Short- I said really short videos

Improve recruiting because you have good social media skills

Thanks jacquelyn kittredge

#hcdc10 After HealthCampDC @carefirst – HealthCamp: the next steps

It is Sunday Morning and an opportunity to sit and reflect on another vibrant HealthCamp. 

Friday November 12th saw HealthCampDC take place at CareFirst’s DC Headquarters. CareFirst was the headline sponsor, providing the facilities, the food and the network access to the world (or at least a large part of the Internet). We were also lucky to have the generous sponsorship of CyberciseHealthCentral and YourNurseIsOn.

HealthCampDC had a great mix of experienced HealthCampers and people completely new to HealthCamp. I know that the event had a lasting impact on those first timers. You just had to look at their bulging eyeballs where braincells had been gently, but irreversibly, re-arranged as a result of the vibrant discussions and exposure to new, but practical ideas. 

Listening to the wrap up session was inspiring.  One innovator asked if anyone knew of any clinics where they could test SMS messaging for improved adherence and an immediate volunteer stepped forward with access to over 100 clinics. When connections like that take place it convinces me of the importance of HealthCamp in promoting the discussions around participatory healthcare.  

People often ask – “Where does the money go”
At HealthCamp we strive to keep participant ticket costs down. But yes, we do charge. Why you may ask? 

We have found that charging a nominal fee simplifies the planning of the event for the volunteer organizers. That nominal fee dramatically cuts the “no show” attrition rate. When people have paid they tend to turn up. When the event is free people figure there is no loss when they don’t show. The nominal fee helps cover one of the important elements of HealthCamp – The food! and makes planning and waste less of a problem. 

For each event the fees and sponsorship cover:
– Food
– Location (some events have to pay for facilities and support, often including Internet access, for example when using a university campus)
– Supplies to support the event (name tags, flip charts, marketing materials, the materials to construct the agenda wall)
– Shwag and prizes. (We keep these to a minimum since every dollar spent here is a dollar that has to be raised. Yes T-shirts are expensive!)
– Marketing, PR and other services (the professional videos produced after some events don’t come for free 

HealthCamp has been entirely self funded thanks to the contributions from participants, friends of HealthCamp and event sponsors. At many events we manage to break even. At some events we are lucky enough to have a small surplus. The surplus from those events goes towards:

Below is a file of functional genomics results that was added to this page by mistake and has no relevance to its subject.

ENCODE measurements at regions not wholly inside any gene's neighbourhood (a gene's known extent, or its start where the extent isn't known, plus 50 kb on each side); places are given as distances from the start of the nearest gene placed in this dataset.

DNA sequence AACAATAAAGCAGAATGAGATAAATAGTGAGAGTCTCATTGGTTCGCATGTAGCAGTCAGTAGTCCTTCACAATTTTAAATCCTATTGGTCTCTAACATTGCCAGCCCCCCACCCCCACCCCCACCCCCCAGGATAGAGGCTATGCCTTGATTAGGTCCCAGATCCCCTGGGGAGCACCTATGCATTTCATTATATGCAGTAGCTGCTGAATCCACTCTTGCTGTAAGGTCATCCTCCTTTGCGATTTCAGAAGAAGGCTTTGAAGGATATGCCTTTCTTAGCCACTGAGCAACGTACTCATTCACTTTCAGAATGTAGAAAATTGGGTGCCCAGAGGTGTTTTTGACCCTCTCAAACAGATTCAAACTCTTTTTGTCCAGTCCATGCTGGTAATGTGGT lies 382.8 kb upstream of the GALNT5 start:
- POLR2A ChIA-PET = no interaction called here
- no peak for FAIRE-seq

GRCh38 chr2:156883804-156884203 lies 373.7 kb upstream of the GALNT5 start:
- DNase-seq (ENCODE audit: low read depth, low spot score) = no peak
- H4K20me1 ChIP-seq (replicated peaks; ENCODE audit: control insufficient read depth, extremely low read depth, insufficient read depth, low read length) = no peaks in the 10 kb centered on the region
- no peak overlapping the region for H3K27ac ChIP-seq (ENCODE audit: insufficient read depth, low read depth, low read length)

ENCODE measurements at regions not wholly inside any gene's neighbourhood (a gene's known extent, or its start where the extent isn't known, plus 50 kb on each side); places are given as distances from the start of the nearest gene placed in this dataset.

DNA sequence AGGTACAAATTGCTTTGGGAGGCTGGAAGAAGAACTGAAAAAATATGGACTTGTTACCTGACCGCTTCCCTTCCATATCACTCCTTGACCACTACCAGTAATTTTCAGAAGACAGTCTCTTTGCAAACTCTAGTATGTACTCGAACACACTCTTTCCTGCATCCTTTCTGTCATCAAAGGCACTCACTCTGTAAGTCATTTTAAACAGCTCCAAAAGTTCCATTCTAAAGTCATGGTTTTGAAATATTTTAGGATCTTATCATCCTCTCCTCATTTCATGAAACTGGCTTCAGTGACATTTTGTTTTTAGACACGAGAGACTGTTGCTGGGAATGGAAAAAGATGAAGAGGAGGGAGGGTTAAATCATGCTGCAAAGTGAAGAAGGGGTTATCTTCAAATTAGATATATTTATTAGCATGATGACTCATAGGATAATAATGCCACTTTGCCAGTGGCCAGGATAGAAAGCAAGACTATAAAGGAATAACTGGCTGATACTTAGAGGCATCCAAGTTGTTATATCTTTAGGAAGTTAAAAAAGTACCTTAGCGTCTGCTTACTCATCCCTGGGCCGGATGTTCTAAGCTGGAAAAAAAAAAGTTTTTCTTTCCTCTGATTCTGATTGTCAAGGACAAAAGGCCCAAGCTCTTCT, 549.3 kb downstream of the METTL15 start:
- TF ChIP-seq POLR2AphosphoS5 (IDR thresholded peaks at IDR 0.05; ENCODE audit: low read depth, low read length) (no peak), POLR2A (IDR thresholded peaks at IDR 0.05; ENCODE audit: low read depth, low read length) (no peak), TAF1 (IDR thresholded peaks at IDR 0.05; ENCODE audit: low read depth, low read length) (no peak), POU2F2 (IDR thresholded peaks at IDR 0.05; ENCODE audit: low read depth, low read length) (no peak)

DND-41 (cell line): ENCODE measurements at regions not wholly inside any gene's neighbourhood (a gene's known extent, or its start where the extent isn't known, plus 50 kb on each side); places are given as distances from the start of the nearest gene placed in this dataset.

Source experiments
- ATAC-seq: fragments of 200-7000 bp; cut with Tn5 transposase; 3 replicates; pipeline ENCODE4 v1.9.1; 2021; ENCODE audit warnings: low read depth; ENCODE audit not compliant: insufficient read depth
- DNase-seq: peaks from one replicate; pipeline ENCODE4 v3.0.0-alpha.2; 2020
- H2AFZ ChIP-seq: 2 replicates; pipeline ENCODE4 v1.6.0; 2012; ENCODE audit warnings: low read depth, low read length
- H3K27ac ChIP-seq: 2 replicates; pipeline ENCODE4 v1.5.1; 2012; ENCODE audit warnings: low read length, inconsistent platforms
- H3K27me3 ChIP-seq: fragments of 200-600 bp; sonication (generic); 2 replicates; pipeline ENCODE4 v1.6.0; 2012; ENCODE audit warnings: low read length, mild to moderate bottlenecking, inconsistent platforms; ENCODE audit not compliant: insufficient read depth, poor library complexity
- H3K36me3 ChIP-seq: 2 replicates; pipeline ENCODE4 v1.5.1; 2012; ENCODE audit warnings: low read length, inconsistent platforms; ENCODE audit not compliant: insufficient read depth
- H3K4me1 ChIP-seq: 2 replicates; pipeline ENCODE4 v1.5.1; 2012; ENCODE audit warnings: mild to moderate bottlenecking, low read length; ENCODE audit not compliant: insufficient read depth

– Planning future events
– Purchasing Internet services (Video sharing and Web sites, Domain names etc.)
– Software and equipment that supports events
– HealthCamp’s next step

Yes, HealthCamp is ready to take the next step. 

It has long been our objective to establish the Foundation. The purpose of the Foundation being to act as a catalyst for HealthCamps around the world. As a central, non-profit foundation it will provide promotional materials, the digital footprint and logistical support to make it easier for local HealthCamp organizers to put on an event. 

HealthCamp is fortunate to be able to point to a growing list of prestigious and forward thinking sponsors such as Kaiser Permanente, Microsoft, IBM, CareFirst BlueCross BlueShield, BlueCross BlueShield of North Carolina, YourNurseIsOn and Kony Solutions who have hosted an event or supported multiple events. This list is an asset to local volunteer teams and can help break the catch-22 when seeking a location and sponsors. 

HealthCamp also counts itself fortunate to have a growing band of advocates such as Maumi Cannell Chatterton (@mjchatter), Gregg Masters (@2HealthGuru) in San Diego (who is behind HealthCampTV and our BlogTalkRadio presence), Mike Kirkwood (@mikekirkwood), and Maren Connary (@marenconnary) who have worked tirelessly behind the scenes to promote HealthCamp. 

HealthCampDC, which took place on November 12th, was fortunate to have CareFirst as a facilities sponsor. Their generous sponsorship, when coupled with the sponsorship contributions from Cybercise, HealthCentral and YourNurseIsOn and the Friends of HealthCamp donations from @MeredithGould and Bob Blonchek’s @RazCode, plus the participation of everyone else that purchased tickets has finally put us in the position where we can take the next step.

So, over the winter we will be establishing the Foundation as a non-profit organization and will be seeking board members and advisory board members who reflect the different regions in which HealthCamps take place and the different skills we need to create an active board. This will provide the platform for HealthCamp to have an even greater impact in the years ahead.

Wish us luck as we take this next step. We really appreciate your help and support.